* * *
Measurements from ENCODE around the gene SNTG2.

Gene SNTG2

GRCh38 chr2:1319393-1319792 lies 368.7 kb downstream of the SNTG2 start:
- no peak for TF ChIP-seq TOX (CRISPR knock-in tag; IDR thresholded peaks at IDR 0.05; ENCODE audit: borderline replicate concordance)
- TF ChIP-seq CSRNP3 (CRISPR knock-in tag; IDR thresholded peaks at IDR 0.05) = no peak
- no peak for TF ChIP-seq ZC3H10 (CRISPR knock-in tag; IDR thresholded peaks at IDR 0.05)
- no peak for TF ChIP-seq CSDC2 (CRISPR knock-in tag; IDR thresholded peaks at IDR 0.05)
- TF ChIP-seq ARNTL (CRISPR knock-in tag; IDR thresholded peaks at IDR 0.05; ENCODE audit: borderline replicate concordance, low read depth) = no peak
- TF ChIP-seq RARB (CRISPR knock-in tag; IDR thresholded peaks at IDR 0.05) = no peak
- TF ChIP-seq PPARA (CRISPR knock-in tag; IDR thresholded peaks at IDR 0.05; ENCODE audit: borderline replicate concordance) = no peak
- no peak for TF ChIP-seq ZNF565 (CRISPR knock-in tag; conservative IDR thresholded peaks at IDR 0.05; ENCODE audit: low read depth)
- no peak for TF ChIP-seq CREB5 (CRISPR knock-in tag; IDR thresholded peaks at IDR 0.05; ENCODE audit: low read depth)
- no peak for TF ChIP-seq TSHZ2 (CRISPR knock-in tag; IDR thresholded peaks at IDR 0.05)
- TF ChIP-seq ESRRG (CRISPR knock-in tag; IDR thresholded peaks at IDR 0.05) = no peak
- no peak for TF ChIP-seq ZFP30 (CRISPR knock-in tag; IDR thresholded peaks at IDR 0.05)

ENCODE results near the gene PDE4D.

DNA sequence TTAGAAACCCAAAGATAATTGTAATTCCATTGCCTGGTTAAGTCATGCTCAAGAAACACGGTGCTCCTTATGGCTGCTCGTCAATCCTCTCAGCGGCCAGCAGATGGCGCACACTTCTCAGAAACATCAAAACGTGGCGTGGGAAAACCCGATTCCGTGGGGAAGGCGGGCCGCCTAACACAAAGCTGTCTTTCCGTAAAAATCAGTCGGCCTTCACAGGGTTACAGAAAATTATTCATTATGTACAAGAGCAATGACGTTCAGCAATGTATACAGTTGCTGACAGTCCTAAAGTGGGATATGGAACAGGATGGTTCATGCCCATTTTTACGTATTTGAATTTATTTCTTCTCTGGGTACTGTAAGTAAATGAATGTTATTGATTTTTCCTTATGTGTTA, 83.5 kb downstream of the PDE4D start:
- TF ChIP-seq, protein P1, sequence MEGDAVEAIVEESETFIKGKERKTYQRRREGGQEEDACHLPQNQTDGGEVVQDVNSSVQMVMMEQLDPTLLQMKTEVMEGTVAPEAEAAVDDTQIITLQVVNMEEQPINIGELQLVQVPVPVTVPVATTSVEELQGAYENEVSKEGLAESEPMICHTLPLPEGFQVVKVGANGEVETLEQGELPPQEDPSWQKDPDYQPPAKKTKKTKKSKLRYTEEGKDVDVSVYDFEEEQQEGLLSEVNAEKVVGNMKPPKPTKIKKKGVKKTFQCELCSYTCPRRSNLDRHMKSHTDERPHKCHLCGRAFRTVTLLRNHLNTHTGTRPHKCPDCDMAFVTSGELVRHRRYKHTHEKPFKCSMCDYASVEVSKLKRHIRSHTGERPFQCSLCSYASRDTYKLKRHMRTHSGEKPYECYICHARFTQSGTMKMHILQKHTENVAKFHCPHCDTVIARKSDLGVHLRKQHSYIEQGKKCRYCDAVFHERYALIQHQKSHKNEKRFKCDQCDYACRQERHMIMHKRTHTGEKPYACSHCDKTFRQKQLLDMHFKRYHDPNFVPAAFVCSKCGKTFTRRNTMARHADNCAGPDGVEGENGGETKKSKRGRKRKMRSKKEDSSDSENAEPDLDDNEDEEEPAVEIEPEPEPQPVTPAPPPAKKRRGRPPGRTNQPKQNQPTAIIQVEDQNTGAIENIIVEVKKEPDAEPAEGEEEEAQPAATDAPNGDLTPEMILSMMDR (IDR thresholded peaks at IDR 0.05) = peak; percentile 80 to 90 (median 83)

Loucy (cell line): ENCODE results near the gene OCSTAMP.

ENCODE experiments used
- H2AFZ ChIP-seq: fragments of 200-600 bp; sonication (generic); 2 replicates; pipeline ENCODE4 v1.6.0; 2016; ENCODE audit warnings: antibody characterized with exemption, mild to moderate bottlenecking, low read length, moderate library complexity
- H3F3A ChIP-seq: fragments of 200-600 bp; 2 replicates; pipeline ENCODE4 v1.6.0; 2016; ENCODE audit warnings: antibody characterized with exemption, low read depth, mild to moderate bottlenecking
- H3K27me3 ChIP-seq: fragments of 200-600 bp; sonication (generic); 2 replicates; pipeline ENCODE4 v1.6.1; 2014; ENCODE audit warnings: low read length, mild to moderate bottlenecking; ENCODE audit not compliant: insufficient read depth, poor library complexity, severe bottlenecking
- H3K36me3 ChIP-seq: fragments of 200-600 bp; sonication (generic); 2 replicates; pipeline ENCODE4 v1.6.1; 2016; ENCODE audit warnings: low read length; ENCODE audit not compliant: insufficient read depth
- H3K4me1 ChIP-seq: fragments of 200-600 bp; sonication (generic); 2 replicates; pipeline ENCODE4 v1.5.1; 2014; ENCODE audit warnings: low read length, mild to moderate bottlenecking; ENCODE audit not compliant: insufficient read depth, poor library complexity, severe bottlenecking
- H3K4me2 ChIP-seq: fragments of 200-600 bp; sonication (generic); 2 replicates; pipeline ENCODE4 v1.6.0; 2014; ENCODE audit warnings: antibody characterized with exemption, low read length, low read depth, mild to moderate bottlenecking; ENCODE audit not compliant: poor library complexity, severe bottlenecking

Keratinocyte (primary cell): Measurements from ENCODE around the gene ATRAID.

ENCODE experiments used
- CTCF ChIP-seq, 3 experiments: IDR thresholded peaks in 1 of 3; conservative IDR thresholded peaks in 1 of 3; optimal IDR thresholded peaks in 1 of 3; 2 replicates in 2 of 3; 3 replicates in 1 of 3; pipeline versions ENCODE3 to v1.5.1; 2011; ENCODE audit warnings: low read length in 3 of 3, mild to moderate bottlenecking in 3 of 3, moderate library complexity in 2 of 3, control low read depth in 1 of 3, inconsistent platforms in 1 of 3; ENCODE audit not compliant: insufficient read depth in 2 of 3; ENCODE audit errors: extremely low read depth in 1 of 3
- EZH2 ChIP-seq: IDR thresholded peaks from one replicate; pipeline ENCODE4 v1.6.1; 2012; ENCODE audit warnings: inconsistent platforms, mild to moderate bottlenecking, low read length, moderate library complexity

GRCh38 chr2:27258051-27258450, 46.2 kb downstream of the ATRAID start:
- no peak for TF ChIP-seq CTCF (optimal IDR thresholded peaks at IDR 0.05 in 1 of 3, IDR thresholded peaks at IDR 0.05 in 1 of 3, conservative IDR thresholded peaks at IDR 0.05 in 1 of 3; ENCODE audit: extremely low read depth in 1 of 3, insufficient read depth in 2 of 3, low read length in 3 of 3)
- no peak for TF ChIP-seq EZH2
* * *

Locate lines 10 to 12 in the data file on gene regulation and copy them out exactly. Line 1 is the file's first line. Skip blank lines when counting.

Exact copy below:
- TF ChIP-seq PPARA (CRISPR knock-in tag; IDR thresholded peaks at IDR 0.05; ENCODE audit: borderline replicate concordance) = no peak
- no peak for TF ChIP-seq ZNF565 (CRISPR knock-in tag; conservative IDR thresholded peaks at IDR 0.05; ENCODE audit: low read depth)
- no peak for TF ChIP-seq CREB5 (CRISPR knock-in tag; IDR thresholded peaks at IDR 0.05; ENCODE audit: low read depth)